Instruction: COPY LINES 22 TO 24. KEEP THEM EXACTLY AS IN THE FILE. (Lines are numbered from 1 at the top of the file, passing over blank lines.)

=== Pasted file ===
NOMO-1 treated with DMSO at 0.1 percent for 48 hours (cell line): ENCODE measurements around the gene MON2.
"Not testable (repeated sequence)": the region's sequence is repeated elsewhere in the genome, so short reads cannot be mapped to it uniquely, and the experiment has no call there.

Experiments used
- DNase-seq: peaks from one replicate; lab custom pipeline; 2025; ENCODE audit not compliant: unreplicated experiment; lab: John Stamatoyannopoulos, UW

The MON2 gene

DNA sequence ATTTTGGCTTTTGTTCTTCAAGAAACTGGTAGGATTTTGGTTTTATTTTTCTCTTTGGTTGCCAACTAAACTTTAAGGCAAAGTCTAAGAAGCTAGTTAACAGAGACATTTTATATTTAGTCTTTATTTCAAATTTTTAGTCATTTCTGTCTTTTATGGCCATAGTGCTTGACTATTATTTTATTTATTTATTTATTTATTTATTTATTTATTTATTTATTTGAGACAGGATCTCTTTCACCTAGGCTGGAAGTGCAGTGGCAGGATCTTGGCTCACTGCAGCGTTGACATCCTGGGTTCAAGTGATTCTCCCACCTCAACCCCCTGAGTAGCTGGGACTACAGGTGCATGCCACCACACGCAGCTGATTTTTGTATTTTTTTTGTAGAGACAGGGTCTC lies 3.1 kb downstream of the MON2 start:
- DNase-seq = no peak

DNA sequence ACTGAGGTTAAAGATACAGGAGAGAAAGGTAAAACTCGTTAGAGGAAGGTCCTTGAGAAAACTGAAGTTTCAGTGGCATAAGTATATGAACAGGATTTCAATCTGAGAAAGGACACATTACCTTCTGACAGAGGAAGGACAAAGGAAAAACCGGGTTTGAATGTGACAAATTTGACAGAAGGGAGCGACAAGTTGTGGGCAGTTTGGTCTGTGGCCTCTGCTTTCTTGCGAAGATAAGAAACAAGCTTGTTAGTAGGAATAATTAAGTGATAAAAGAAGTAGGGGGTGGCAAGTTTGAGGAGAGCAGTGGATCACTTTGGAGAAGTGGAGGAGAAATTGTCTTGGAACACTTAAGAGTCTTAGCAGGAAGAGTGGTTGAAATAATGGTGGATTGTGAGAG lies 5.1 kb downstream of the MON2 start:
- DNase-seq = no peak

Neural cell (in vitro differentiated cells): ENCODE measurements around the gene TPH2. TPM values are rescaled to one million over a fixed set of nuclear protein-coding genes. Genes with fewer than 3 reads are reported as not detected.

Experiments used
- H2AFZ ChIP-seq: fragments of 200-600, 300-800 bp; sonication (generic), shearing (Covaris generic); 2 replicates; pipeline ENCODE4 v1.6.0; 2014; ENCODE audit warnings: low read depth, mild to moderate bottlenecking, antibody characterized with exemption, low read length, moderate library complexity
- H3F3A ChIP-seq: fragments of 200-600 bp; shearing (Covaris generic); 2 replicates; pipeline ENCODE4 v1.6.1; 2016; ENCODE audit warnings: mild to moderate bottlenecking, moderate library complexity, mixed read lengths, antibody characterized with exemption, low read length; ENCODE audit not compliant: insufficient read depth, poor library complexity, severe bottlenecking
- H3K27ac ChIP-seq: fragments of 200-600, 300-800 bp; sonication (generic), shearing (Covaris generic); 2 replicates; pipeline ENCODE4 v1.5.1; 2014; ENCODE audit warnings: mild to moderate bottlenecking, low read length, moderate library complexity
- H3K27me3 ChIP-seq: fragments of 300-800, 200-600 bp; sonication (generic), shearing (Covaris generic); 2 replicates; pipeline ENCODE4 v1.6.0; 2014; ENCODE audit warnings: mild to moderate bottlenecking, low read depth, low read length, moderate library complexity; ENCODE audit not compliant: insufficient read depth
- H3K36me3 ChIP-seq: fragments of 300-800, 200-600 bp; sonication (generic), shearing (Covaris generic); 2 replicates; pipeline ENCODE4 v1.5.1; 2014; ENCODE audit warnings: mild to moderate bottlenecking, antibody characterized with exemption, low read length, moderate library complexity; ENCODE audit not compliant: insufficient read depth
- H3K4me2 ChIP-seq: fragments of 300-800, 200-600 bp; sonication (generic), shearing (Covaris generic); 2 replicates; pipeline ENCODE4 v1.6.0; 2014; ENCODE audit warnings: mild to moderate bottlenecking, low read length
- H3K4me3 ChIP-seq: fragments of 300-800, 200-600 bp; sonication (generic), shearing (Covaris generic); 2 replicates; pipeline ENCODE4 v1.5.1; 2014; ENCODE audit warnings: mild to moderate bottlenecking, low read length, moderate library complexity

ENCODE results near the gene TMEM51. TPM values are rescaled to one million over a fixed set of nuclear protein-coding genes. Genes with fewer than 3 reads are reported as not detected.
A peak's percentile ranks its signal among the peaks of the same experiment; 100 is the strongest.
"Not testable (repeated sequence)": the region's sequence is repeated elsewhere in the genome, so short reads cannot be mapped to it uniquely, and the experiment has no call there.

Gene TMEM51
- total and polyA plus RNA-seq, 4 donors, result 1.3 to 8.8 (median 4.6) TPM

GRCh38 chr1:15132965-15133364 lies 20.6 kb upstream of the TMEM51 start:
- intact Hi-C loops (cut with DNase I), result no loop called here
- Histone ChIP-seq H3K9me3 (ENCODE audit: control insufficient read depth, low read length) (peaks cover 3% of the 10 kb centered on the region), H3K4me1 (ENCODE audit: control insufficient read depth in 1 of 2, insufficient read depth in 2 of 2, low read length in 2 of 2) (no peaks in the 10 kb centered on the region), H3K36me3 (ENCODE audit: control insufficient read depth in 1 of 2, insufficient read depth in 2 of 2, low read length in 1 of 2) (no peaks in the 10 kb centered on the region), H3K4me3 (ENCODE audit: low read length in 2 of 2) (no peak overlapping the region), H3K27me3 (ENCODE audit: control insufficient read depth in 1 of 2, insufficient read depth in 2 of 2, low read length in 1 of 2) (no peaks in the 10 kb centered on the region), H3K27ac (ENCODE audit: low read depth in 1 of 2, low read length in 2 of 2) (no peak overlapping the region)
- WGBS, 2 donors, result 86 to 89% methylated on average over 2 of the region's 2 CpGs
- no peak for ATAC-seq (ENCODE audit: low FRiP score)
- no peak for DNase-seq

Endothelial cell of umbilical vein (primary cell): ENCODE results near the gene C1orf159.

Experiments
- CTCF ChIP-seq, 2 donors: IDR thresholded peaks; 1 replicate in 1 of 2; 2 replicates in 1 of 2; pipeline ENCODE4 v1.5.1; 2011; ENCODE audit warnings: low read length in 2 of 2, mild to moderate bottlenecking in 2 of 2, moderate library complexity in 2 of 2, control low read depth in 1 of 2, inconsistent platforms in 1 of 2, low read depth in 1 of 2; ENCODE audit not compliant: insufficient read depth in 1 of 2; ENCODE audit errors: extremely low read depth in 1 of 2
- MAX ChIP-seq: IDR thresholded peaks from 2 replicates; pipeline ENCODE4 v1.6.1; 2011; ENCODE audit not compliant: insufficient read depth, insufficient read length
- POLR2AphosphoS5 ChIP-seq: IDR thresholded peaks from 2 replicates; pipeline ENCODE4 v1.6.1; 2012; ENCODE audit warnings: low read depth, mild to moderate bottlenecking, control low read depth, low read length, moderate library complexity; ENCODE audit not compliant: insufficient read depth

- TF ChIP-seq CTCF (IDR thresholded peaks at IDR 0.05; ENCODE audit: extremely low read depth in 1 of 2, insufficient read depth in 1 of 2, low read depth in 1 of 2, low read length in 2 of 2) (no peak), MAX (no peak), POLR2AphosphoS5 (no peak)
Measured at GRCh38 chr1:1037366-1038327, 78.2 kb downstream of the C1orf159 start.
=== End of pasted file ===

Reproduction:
Gene TMEM51
- total and polyA plus RNA-seq, 4 donors, result 1.3 to 8.8 (median 4.6) TPM

GRCh38 chr1:15132965-15133364 lies 20.6 kb upstream of the TMEM51 start: